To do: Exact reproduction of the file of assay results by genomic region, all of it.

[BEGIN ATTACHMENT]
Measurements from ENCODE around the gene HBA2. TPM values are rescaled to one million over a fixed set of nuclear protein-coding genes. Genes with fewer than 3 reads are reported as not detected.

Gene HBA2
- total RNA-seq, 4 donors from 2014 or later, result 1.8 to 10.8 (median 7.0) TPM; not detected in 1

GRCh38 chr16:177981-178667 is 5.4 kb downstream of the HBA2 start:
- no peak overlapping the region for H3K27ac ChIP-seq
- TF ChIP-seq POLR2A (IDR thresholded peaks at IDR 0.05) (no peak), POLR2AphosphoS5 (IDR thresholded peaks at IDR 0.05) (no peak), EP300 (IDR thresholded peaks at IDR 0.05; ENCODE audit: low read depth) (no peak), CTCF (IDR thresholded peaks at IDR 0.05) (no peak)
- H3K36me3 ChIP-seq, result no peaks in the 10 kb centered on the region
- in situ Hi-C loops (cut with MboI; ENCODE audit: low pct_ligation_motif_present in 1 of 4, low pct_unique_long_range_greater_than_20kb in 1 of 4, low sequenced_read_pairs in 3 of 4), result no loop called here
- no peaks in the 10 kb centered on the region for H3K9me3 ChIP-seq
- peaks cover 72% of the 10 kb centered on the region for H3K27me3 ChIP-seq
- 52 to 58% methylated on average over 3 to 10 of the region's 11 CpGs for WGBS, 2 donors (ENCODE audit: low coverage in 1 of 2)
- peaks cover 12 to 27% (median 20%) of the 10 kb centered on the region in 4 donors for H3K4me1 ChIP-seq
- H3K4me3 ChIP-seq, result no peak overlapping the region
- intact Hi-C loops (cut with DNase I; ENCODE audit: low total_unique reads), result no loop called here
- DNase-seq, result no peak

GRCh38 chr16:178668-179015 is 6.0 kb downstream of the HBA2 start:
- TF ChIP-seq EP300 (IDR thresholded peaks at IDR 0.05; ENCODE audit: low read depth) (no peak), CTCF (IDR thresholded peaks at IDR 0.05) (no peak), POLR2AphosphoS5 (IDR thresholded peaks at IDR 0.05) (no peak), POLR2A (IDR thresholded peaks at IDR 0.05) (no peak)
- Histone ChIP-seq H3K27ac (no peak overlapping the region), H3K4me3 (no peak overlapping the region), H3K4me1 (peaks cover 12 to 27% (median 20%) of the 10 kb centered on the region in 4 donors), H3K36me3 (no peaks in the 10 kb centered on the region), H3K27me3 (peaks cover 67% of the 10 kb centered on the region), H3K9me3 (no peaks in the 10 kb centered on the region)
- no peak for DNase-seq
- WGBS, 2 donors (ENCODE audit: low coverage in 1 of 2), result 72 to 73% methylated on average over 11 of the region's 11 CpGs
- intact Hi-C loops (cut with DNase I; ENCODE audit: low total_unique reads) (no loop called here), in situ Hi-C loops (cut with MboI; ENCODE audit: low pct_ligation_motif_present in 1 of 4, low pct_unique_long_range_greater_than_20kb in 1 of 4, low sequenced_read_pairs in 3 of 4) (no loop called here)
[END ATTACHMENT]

Measurements from ENCODE around the gene HBA2. TPM values are rescaled to one million over a fixed set of nuclear protein-coding genes. Genes with fewer than 3 reads are reported as not detected.

Gene HBA2
- total RNA-seq, 4 donors from 2014 or later, result 1.8 to 10.8 (median 7.0) TPM; not detected in 1

GRCh38 chr16:177981-178667 is 5.4 kb downstream of the HBA2 start:
- no peak overlapping the region for H3K27ac ChIP-seq
- TF ChIP-seq POLR2A (IDR thresholded peaks at IDR 0.05) (no peak), POLR2AphosphoS5 (IDR thresholded peaks at IDR 0.05) (no peak), EP300 (IDR thresholded peaks at IDR 0.05; ENCODE audit: low read depth) (no peak), CTCF (IDR thresholded peaks at IDR 0.05) (no peak)
- H3K36me3 ChIP-seq, result no peaks in the 10 kb centered on the region
- in situ Hi-C loops (cut with MboI; ENCODE audit: low pct_ligation_motif_present in 1 of 4, low pct_unique_long_range_greater_than_20kb in 1 of 4, low sequenced_read_pairs in 3 of 4), result no loop called here
- no peaks in the 10 kb centered on the region for H3K9me3 ChIP-seq
- peaks cover 72% of the 10 kb centered on the region for H3K27me3 ChIP-seq
- 52 to 58% methylated on average over 3 to 10 of the region's 11 CpGs for WGBS, 2 donors (ENCODE audit: low coverage in 1 of 2)
- peaks cover 12 to 27% (median 20%) of the 10 kb centered on the region in 4 donors for H3K4me1 ChIP-seq
- H3K4me3 ChIP-seq, result no peak overlapping the region
- intact Hi-C loops (cut with DNase I; ENCODE audit: low total_unique reads), result no loop called here
- DNase-seq, result no peak

GRCh38 chr16:178668-179015 is 6.0 kb downstream of the HBA2 start:
- TF ChIP-seq EP300 (IDR thresholded peaks at IDR 0.05; ENCODE audit: low read depth) (no peak), CTCF (IDR thresholded peaks at IDR 0.05) (no peak), POLR2AphosphoS5 (IDR thresholded peaks at IDR 0.05) (no peak), POLR2A (IDR thresholded peaks at IDR 0.05) (no peak)
- Histone ChIP-seq H3K27ac (no peak overlapping the region), H3K4me3 (no peak overlapping the region), H3K4me1 (peaks cover 12 to 27% (median 20%) of the 10 kb centered on the region in 4 donors), H3K36me3 (no peaks in the 10 kb centered on the region), H3K27me3 (peaks cover 67% of the 10 kb centered on the region), H3K9me3 (no peaks in the 10 kb centered on the region)
- no peak for DNase-seq
- WGBS, 2 donors (ENCODE audit: low coverage in 1 of 2), result 72 to 73% methylated on average over 11 of the region's 11 CpGs
- intact Hi-C loops (cut with DNase I; ENCODE audit: low total_unique reads) (no loop called here), in situ Hi-C loops (cut with MboI; ENCODE audit: low pct_ligation_motif_present in 1 of 4, low pct_unique_long_range_greater_than_20kb in 1 of 4, low sequenced_read_pairs in 3 of 4) (no loop called here)